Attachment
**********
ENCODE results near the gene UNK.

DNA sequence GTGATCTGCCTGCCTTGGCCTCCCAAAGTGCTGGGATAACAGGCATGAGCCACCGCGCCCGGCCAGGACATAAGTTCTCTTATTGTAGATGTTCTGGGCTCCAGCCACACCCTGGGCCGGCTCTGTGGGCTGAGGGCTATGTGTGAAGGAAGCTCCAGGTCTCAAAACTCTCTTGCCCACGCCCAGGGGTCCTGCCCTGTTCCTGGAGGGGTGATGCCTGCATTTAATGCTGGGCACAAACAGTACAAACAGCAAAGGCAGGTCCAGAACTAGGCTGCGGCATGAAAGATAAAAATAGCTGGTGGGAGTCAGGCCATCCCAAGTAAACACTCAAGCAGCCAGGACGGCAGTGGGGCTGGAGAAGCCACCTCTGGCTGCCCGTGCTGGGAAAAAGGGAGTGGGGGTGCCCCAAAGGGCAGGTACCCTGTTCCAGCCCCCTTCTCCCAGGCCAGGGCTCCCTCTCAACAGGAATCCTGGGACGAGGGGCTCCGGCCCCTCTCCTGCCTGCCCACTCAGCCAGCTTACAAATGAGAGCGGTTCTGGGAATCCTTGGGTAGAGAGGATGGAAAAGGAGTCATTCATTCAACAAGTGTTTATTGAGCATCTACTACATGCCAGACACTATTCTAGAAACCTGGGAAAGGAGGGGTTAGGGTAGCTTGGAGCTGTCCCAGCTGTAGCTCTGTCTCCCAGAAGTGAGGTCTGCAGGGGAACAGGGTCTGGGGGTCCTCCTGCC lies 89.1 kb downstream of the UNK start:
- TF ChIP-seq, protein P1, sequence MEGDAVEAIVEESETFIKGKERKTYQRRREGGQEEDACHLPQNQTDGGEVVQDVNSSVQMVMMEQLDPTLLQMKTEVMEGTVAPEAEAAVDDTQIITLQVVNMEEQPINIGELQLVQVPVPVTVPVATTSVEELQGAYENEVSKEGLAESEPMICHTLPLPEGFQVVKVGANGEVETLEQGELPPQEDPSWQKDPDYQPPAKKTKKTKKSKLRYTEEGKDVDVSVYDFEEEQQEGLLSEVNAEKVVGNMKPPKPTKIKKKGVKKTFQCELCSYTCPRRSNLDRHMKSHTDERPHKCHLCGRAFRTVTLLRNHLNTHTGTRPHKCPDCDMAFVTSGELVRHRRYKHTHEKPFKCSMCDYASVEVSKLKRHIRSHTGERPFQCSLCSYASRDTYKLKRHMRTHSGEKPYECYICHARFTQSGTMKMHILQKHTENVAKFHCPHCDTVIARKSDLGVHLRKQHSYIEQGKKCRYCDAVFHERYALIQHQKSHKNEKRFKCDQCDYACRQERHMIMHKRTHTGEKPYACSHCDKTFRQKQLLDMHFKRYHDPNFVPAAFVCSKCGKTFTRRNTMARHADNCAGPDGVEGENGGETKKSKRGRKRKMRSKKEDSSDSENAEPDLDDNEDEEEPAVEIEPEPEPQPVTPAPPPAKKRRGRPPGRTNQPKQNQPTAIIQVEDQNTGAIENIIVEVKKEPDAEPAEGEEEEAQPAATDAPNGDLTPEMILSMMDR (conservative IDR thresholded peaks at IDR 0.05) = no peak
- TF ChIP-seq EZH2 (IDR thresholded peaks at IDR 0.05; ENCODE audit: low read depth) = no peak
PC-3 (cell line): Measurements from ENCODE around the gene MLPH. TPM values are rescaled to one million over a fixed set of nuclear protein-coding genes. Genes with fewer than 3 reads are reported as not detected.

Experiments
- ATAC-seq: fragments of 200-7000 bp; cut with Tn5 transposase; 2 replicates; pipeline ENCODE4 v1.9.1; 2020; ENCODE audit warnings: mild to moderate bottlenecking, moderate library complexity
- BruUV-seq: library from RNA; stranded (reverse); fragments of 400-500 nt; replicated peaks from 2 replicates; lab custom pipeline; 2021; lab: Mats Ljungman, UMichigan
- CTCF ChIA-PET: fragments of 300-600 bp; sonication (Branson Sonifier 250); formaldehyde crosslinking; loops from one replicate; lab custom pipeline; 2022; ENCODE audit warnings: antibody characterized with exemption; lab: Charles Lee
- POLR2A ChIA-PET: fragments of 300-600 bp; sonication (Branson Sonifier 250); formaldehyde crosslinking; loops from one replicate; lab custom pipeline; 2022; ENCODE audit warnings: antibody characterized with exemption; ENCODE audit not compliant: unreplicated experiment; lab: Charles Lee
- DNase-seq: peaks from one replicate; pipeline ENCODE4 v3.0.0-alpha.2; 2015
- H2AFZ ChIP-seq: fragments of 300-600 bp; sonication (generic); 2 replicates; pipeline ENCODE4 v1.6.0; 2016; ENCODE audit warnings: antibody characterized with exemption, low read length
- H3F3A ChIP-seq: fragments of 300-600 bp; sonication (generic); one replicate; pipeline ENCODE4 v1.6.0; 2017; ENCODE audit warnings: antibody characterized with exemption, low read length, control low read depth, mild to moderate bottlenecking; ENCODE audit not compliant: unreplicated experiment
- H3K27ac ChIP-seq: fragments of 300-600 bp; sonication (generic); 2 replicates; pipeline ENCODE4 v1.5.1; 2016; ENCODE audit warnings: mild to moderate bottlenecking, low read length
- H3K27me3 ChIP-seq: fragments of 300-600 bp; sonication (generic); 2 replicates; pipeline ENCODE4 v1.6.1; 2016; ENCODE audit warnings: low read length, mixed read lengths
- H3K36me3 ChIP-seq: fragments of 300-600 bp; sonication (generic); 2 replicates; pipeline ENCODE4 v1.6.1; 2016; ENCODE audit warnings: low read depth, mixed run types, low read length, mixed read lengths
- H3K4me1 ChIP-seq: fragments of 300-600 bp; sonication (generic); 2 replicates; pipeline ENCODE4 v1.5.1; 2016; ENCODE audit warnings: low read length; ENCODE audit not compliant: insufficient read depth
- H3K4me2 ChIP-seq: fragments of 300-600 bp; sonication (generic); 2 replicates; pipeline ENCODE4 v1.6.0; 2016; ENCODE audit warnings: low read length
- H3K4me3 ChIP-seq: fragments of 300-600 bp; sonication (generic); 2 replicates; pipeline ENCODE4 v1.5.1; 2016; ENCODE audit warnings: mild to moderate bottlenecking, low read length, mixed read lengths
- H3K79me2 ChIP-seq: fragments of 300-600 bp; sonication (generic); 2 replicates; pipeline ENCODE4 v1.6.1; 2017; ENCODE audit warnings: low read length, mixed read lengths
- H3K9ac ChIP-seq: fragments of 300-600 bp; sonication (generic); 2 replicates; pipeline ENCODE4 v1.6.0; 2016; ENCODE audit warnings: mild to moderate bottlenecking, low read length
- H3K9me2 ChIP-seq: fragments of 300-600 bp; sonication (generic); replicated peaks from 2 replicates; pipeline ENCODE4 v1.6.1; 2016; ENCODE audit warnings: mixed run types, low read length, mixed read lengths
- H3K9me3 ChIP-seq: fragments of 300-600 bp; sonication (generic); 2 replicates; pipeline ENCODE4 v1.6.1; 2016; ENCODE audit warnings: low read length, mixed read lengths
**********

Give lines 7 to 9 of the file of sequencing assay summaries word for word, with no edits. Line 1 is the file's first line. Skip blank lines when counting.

- ATAC-seq: fragments of 200-7000 bp; cut with Tn5 transposase; 2 replicates; pipeline ENCODE4 v1.9.1; 2020; ENCODE audit warnings: mild to moderate bottlenecking, moderate library complexity
- BruUV-seq: library from RNA; stranded (reverse); fragments of 400-500 nt; replicated peaks from 2 replicates; lab custom pipeline; 2021; lab: Mats Ljungman, UMichigan
- CTCF ChIA-PET: fragments of 300-600 bp; sonication (Branson Sonifier 250); formaldehyde crosslinking; loops from one replicate; lab custom pipeline; 2022; ENCODE audit warnings: antibody characterized with exemption; lab: Charles Lee